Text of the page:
Tiny house expertise put to use in Mercedes Sprinter campervan conversion
After spending a lot of time in their much-loved converted Post Office van, campervan and tiny house enthusiast Jack Richens from Oxford, England, and his girlfriend Lucy Hedges had their sights set on converting a larger van that would provide more comfort. They settled on a second-hand 2012 Mercedes-Benz Sprinter, and after 600 hours of work had created a stunning motorhome.
"Havingdriven a few different vans we wanted something that was going to bebig enough to accommodate a family, but with enough grunt andreliability to make the investment in the workload worthwhile,"Jack Richens tells New Atlas. "Both of us agreed on the Sprinterand then we argued about the color for ages."
Thecouple adopted boat building techniques to create the van's unique 14-sq m(151-sq ft) interior, which includes two sleeping quartersthat can accommodate a family of four; a kitchencomplete with a two-gas-burner stove top, Belfast sink and hiddenfridge; rotating captain seats that swivel 180 degrees to becomepart of the four-person dining area; and lots of hidden storage spaceand user-friendly features.
"Insidethe van you'll find two delinquent infants who adore going on campingadventures and couple of very lucky parents," says Richens. "Themain feature of the van is freedom to go where you want, whenever youwant and live in luxury."
The couple says a family of four can happily spend an entire week staying in the van whenthe weather isn't so great outside and still have a good time.However, the van isn't equipped with a toilet orshower, so it would need to be parked close to such amenities. Converting the van themselves allowed the couple to add plenty of custom touches.
"It'sbigger than some flats I've seen in London," says Richens. "Ican stand up with plenty of head room to spare, which makes wrestlinginto a wet-suit a breeze ... Lucy struck upon the idea of the stackedbunks and things really just escalated from there. Various elementsof the layout are borrowed from inland watercraft design, which workedreally well."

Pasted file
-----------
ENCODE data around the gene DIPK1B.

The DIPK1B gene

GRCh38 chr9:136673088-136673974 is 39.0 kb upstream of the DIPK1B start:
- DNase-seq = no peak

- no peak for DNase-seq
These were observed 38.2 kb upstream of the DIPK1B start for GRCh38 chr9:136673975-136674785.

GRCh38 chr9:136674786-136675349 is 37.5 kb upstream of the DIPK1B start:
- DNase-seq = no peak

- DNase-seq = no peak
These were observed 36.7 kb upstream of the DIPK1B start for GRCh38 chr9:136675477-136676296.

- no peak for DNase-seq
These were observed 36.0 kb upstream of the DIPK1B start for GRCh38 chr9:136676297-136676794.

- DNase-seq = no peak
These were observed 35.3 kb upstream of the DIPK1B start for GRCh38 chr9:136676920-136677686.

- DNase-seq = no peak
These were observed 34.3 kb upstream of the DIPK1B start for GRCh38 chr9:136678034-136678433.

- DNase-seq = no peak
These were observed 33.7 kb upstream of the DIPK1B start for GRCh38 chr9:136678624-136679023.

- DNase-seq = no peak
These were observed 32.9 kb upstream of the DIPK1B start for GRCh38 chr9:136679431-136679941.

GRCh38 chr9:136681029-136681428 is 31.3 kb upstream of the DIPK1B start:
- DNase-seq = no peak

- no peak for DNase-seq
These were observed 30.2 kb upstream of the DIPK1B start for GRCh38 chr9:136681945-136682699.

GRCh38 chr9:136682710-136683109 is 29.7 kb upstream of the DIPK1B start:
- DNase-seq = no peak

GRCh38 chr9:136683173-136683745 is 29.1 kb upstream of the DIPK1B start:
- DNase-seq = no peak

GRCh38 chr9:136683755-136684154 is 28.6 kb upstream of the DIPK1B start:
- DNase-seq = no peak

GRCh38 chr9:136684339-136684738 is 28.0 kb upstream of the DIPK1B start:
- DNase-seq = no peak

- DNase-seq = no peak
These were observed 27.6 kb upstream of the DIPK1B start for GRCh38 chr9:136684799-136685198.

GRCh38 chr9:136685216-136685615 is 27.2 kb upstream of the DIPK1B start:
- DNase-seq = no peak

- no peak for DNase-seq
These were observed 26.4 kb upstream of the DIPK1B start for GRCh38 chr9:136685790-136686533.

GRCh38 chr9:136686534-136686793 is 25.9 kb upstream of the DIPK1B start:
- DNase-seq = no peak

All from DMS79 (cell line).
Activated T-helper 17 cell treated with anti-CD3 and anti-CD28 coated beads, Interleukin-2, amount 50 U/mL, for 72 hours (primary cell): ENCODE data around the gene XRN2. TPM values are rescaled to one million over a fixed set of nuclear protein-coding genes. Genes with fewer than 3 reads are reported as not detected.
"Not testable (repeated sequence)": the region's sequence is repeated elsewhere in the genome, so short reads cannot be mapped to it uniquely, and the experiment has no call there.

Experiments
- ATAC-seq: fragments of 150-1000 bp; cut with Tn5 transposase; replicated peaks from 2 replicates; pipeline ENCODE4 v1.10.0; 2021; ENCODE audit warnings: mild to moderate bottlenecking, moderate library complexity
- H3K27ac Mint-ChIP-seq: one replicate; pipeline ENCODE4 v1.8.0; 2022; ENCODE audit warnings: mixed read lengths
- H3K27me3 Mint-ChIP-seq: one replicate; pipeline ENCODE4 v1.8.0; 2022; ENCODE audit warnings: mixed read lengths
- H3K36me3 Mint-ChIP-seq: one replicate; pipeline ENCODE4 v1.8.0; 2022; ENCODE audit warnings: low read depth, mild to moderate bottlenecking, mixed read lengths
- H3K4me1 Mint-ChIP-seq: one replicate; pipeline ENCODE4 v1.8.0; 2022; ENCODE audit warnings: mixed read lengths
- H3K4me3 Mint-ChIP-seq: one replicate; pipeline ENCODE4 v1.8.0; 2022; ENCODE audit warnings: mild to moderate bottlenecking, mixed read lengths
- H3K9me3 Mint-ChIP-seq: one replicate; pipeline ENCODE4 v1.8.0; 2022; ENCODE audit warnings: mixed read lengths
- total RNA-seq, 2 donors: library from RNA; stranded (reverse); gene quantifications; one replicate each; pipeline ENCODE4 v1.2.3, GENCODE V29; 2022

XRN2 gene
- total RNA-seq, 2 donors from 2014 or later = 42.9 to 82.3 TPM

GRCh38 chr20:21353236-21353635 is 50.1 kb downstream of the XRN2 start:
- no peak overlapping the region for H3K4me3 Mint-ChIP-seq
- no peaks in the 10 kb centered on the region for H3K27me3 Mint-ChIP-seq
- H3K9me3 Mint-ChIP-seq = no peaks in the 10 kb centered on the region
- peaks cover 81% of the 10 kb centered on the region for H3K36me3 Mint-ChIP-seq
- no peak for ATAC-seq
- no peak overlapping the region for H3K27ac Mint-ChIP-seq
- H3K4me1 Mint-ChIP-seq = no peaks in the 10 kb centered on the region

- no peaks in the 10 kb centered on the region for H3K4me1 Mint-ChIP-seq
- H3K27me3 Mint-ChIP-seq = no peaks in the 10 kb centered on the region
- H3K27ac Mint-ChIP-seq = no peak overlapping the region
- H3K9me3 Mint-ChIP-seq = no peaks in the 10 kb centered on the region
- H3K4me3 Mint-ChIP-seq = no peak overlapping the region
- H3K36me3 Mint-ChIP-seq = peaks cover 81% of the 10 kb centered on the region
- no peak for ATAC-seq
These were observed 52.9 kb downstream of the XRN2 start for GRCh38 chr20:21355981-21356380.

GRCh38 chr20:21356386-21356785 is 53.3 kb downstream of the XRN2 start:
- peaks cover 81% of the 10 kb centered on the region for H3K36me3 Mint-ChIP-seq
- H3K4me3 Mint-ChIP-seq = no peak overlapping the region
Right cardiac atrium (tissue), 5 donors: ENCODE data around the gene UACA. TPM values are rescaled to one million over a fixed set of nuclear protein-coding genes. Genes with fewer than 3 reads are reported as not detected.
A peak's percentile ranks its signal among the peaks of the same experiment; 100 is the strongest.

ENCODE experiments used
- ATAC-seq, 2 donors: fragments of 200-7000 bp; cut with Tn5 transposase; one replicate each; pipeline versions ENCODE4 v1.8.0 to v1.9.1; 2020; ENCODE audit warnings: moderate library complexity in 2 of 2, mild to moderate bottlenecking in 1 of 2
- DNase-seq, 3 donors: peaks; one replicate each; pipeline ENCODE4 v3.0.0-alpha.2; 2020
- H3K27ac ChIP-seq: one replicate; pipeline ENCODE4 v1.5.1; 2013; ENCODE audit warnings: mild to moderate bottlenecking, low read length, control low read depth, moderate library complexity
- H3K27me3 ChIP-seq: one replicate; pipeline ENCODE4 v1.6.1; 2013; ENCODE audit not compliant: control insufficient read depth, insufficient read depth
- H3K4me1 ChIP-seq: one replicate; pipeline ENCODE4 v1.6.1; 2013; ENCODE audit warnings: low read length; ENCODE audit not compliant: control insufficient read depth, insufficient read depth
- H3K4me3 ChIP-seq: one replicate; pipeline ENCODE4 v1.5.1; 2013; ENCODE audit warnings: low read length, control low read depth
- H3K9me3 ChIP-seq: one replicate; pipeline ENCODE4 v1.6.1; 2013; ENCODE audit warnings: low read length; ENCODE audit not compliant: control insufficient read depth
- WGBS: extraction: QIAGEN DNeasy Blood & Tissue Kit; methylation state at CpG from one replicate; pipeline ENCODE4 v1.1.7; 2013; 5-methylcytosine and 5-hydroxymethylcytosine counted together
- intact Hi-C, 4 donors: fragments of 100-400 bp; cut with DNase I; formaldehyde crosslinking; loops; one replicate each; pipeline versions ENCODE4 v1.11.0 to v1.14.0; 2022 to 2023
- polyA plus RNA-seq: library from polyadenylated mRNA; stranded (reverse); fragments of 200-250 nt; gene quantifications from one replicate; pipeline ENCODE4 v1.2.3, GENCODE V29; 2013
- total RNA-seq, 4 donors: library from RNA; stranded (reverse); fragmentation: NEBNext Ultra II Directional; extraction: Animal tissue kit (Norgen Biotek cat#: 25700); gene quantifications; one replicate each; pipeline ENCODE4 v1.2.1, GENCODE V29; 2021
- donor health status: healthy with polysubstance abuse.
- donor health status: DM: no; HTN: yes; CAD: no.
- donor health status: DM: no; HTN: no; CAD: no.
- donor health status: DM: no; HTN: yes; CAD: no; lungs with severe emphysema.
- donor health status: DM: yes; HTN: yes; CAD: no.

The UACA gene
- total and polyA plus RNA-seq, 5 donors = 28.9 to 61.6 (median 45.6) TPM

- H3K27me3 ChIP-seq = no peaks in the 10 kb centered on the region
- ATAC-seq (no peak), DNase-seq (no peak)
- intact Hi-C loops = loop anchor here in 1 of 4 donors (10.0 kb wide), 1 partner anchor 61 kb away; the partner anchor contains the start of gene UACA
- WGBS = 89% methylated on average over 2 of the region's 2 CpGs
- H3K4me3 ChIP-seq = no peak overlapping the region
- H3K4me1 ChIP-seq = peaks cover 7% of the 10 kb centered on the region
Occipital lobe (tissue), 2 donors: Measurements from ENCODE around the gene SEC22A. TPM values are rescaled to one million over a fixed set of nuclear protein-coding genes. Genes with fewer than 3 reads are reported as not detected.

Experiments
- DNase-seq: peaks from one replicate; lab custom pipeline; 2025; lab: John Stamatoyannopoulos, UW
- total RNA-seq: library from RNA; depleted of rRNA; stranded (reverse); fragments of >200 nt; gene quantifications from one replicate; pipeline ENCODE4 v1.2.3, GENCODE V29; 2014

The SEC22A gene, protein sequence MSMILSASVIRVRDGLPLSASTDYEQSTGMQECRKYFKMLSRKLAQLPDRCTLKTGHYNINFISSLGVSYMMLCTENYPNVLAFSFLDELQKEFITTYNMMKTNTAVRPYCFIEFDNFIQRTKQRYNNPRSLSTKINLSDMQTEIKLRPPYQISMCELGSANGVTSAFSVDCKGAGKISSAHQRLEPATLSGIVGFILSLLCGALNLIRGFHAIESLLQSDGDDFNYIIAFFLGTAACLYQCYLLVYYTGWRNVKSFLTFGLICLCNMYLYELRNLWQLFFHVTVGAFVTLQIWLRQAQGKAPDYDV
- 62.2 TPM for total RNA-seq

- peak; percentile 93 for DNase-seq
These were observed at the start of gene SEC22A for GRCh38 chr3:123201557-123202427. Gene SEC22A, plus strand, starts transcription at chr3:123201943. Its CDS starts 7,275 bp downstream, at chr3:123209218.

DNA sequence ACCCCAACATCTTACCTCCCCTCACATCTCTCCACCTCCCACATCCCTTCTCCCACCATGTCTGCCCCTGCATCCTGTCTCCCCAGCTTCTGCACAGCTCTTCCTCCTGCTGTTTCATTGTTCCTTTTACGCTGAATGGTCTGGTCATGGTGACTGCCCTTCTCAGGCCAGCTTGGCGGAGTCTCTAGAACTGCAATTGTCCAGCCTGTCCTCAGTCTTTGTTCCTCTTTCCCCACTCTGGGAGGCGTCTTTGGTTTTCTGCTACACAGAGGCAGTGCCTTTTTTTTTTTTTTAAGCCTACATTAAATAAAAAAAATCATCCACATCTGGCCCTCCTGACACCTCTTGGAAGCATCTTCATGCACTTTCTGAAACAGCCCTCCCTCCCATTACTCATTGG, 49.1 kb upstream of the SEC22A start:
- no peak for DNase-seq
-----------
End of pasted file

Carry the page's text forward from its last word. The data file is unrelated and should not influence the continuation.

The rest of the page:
In addition to 5-, 12- and 240-V electrics, there are removable passenger seats, storage space for surfboards, a large collection of buckets and spades, giant-bubble making equipment, skateboards, a decent pair of binoculars and even a catapult, believe it or not.
"We like to set up targets in the woods or on the beaches and and shoot stuff with [the catapult]," adds Richens. "It Passes the time. Catapults have got me into all sorts of trouble before, I wouldn't want my daughters to miss out on that."
Theprocess of converting the motorhome saw the pair overcome severaldifficulties, which included finding ways to make the interior spacefunctional; working productively together in such a tight space; andmaking sure each bespoke element was precisely designed, measured andcut correctly.
"Thewhole conversion was one massive difficulty after another," saysRichens. "[It] involved a great deal of experimentation, headscratching and swearing. We also argued a lot about the best way tosolve the various problems we encountered. Getting a few millimetersout in one part of the build really does make the difference betweensuccess and failure later down the line. We had to unpick a lot ofwork, wasting days, weeks even, to get things corrected. Undoingweeks of work is very disheartening, but we know where those gotchasare now. They are lessons worth learning the hard way."
Thewhole conversion took the couple approximately 600 hours to complete,setting them back close to £18,000 (US$23,200). While the endeavorwasn't exactly cheap, according to couple it was worth every penny.Since being completed, the van has been all over the UK to countless festivals,surf trips, parties, weddings, mountains, forests and sandy beaches.
"Italso gets used to move bags of cement and sheets of plywood around.It is a van after all," jokes Richens.
Jackand Lucy are currently working on a similar van conversion with a fewtweaks and alterations to their previous design. Having learnt a lotfrom this project, the two are applying lessons learnt to improve ontheir conversion skills and ideas.
"Thereare loads of great ideas on the drawing board too, [including] a five-berth design, another with a shower room, and quite a few otherexciting plans we're keeping under wraps," says Richens. "Smallspaces offer enormous potential. They present a lot of problems andthere is a lot of fun to be had trying to solve them effectively.There is a lot of fun to be had."